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[streyt-n] /ˈstreɪt n/
verb (used with object), verb (used without object)
to make or become straight in direction, form, position, character, conduct, condition, etc. (often followed by up or out).
Origin of straighten
1535-45; straight + -en1
Related forms
straightener, noun
overstraighten, verb
prestraighten, verb (used with object)
restraighten, verb
unstraightened, adjective
well-straightened, adjective Unabridged
Based on the Random House Dictionary, © Random House, Inc. 2015.
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Examples from the Web for straightened
Contemporary Examples
Historical Examples
  • Alan stopped and put his hands on his hips, straightened his head out on his neck so that he was standing tall.

  • He straightened a little, and again looked at the stenographer.

    Within the Law Marvin Dana
  • Dr. Bird dropped the films in a fixing tank and straightened up.

  • Under the gas chandelier, he straightened and threw out his arms.

    K Mary Roberts Rinehart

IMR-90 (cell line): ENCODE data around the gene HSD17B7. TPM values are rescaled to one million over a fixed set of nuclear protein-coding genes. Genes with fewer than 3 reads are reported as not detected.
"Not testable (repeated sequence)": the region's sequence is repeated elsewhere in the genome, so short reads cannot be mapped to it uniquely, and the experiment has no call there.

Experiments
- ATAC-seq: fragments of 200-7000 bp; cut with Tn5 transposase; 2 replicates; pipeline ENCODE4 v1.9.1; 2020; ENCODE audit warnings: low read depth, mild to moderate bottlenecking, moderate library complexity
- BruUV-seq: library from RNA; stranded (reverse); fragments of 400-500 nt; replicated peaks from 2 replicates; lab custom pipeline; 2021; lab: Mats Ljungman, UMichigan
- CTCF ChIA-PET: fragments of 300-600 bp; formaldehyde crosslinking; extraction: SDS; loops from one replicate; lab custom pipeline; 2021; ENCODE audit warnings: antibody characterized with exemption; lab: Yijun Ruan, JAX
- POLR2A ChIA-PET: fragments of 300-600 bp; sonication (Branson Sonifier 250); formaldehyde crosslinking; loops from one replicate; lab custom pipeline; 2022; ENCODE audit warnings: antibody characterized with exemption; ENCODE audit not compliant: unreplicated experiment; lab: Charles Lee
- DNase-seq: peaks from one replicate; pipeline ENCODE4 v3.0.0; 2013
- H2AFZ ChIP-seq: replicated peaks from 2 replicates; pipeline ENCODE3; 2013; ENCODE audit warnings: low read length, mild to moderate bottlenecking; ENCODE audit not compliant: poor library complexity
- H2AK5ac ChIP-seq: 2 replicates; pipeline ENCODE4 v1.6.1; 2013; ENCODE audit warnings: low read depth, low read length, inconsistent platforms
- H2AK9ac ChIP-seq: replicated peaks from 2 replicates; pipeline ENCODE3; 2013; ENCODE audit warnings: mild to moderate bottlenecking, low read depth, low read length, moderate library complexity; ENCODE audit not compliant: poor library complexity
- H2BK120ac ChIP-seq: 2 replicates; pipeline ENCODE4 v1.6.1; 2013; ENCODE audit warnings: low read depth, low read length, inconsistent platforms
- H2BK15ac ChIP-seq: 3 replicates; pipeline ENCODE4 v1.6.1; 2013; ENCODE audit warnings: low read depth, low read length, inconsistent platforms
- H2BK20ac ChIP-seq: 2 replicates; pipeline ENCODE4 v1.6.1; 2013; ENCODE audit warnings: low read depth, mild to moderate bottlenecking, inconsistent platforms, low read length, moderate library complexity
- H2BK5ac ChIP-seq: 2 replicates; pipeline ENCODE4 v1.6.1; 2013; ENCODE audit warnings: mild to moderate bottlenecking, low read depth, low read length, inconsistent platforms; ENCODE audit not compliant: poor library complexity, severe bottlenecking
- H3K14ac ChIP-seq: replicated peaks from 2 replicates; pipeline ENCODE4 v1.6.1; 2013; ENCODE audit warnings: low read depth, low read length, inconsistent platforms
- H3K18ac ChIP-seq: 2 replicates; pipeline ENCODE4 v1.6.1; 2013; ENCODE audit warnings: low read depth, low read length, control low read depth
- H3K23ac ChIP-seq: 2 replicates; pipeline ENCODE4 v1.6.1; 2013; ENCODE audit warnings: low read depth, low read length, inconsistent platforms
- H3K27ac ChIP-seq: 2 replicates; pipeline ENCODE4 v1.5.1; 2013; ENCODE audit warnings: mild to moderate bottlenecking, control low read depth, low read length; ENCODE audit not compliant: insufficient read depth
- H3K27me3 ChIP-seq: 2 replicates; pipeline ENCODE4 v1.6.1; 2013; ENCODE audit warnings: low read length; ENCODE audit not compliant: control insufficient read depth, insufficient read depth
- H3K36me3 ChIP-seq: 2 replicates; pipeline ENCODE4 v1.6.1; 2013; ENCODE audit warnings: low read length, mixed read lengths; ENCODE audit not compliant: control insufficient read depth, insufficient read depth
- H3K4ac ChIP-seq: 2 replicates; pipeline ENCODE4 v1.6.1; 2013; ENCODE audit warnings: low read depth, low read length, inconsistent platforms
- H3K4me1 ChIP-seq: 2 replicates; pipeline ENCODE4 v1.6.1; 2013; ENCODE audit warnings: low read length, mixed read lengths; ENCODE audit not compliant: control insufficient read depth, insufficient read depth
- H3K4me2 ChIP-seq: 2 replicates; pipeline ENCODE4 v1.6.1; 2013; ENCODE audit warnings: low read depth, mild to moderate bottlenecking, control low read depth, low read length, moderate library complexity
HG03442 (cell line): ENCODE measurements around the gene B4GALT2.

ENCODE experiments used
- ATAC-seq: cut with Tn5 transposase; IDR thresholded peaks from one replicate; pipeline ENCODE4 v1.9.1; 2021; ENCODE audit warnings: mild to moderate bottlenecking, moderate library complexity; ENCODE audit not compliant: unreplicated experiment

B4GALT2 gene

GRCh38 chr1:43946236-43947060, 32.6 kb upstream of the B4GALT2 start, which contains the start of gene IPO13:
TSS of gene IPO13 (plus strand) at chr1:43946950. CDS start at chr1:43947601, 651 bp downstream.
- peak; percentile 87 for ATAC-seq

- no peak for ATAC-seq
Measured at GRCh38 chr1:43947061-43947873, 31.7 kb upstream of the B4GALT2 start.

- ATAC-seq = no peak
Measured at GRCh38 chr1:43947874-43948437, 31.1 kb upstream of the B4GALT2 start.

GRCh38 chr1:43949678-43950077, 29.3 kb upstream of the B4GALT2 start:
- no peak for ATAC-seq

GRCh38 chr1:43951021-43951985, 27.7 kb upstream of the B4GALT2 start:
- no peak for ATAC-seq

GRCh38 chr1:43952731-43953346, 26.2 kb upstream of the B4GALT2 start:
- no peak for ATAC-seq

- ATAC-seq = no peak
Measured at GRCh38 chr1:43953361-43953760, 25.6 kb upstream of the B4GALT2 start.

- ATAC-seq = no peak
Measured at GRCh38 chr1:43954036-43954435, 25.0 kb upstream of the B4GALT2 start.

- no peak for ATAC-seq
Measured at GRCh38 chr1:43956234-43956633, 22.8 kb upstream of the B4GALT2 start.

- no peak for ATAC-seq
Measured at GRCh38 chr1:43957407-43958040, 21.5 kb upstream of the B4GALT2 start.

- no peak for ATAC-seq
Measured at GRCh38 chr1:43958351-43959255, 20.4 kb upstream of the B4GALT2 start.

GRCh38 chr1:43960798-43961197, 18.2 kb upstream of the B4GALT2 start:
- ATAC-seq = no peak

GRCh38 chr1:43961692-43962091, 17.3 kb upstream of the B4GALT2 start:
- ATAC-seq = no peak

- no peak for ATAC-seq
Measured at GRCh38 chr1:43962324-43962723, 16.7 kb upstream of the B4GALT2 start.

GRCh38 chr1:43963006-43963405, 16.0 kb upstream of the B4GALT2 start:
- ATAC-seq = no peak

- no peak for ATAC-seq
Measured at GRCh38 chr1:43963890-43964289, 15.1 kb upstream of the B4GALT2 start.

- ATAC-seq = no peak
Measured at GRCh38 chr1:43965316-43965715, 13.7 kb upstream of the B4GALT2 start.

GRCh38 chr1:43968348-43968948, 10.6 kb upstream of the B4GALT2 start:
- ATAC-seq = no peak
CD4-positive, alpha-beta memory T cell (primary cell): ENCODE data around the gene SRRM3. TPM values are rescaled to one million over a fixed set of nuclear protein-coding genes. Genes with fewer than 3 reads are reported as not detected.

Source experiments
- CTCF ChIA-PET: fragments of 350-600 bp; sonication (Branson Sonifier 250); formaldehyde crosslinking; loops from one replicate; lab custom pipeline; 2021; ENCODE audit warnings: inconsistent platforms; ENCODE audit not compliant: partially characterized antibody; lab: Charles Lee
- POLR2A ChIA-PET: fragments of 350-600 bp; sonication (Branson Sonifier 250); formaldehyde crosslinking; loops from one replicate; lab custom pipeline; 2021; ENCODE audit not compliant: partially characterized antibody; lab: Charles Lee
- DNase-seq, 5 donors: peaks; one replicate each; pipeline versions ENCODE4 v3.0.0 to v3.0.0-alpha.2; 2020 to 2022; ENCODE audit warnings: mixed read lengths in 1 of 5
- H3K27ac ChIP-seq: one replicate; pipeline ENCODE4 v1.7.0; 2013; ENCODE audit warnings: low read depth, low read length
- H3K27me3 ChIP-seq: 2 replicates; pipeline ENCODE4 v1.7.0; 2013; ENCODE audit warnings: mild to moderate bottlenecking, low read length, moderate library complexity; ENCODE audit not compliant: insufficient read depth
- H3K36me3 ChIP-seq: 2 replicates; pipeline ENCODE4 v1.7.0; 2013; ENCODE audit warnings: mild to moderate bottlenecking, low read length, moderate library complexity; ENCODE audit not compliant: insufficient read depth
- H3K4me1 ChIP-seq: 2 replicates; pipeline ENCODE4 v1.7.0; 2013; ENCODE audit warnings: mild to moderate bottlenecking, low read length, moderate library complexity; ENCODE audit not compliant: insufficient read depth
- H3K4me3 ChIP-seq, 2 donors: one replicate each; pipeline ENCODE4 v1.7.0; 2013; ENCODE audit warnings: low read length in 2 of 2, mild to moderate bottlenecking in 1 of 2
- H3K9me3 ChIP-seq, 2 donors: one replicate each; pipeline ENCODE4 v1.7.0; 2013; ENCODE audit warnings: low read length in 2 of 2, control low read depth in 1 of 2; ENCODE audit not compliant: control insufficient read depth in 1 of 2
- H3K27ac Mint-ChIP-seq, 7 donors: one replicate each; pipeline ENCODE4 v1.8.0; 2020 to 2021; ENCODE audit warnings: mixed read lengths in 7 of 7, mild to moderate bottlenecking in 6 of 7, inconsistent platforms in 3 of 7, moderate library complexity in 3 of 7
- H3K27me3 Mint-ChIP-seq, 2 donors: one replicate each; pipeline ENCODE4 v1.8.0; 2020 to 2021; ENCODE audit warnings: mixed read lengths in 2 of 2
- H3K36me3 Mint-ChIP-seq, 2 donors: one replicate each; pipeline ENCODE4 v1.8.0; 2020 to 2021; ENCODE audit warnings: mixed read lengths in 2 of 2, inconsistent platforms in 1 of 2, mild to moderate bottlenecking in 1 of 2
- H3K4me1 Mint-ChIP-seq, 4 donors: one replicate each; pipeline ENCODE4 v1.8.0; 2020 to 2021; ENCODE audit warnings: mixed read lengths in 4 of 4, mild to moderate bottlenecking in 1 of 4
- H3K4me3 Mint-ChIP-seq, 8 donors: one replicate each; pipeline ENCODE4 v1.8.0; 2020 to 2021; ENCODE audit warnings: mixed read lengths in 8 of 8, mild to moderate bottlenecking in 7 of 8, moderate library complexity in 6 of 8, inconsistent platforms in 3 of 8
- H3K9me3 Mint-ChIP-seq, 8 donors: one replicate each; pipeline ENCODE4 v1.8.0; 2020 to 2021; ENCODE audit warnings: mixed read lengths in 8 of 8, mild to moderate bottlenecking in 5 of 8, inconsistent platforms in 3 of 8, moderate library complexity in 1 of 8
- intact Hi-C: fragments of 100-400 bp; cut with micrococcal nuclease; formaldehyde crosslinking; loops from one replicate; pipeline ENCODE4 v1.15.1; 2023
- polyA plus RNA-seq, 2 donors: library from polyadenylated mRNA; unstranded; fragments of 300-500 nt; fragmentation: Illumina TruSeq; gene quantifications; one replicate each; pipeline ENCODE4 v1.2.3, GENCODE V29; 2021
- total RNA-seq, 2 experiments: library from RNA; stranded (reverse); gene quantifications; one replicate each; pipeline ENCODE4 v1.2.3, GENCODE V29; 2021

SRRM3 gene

• "My people are all across, Mr. Wingate," he said, and the last of your wagons will be over by dark and straightened out.

    The Covered Wagon Emerson Hough
British Dictionary definitions for straightened


verb sometimes foll by up or out
to make or become straight
(transitive) to make neat or tidy: straighten your desk
Derived Forms
straightener, noun
Collins English Dictionary - Complete & Unabridged 2012 Digital Edition
© William Collins Sons & Co. Ltd. 1979, 1986 © HarperCollins
Publishers 1998, 2000, 2003, 2005, 2006, 2007, 2009, 2012
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Word Origin and History for straightened



1540s, from straight + -en (1). Related: Straightened; straightening.

Online Etymology Dictionary, © 2010 Douglas Harper
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